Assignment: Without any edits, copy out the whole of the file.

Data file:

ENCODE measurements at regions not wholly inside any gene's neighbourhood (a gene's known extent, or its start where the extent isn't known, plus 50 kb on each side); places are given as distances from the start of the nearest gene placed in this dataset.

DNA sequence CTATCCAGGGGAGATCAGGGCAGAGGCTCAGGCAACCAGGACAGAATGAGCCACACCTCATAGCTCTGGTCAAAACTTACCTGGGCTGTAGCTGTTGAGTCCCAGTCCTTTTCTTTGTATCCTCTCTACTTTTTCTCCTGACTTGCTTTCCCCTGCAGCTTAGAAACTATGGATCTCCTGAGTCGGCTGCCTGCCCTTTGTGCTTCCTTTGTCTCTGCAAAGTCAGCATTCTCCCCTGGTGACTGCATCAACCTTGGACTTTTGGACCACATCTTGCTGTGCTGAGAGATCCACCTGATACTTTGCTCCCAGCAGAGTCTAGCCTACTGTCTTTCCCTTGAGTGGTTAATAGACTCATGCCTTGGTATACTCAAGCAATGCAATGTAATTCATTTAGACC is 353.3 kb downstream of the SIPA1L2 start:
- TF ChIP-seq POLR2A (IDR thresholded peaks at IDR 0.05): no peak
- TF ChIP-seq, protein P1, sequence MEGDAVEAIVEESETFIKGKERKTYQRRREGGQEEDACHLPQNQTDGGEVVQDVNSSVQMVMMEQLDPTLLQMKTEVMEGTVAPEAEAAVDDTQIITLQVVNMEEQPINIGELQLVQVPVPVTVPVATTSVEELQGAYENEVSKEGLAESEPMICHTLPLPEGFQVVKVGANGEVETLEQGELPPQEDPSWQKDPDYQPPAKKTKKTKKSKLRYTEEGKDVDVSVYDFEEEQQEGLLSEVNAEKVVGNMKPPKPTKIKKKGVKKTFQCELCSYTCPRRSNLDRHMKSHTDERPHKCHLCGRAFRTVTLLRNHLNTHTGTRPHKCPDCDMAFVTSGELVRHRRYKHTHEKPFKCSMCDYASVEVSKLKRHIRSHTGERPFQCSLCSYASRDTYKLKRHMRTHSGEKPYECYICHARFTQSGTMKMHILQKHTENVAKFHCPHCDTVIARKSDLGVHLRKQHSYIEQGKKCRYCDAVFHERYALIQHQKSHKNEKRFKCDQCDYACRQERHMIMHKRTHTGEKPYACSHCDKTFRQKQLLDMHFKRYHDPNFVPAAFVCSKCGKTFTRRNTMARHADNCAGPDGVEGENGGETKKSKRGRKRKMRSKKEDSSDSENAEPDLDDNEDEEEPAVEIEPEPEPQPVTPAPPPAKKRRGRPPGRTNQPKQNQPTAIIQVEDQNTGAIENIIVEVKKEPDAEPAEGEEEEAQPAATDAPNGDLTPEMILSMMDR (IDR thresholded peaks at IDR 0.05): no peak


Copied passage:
ENCODE measurements at regions not wholly inside any gene's neighbourhood (a gene's known extent, or its start where the extent isn't known, plus 50 kb on each side); places are given as distances from the start of the nearest gene placed in this dataset.

DNA sequence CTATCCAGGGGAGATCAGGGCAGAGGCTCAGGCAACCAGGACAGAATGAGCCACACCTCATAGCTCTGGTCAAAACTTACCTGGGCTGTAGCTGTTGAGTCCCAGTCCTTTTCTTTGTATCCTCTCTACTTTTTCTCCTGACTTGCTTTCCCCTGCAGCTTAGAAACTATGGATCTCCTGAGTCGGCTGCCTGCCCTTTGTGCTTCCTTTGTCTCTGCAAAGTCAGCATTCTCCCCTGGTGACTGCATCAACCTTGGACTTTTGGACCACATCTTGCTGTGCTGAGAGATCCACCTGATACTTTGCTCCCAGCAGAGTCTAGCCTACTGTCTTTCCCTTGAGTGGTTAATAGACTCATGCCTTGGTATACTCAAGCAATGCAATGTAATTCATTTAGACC is 353.3 kb downstream of the SIPA1L2 start:
- TF ChIP-seq POLR2A (IDR thresholded peaks at IDR 0.05): no peak
- TF ChIP-seq, protein P1, sequence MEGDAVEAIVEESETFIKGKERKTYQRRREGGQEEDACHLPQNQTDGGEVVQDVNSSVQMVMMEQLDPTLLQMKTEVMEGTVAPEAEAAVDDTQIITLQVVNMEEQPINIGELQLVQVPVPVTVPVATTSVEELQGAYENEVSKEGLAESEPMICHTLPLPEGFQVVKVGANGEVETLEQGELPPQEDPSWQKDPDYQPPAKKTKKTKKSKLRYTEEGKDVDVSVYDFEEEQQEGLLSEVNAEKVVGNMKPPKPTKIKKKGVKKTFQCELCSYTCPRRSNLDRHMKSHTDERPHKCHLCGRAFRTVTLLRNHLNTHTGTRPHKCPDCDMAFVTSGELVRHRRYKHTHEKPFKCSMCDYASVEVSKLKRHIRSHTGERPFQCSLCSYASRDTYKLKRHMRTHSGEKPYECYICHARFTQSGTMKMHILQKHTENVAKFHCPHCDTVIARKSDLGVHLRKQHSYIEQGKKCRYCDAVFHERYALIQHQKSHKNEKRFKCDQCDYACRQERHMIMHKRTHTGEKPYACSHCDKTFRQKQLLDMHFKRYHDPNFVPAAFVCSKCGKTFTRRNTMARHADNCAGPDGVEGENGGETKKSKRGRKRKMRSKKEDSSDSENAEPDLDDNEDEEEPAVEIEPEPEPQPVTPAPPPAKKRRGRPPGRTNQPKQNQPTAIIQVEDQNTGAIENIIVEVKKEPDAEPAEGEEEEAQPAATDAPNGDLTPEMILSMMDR (IDR thresholded peaks at IDR 0.05): no peak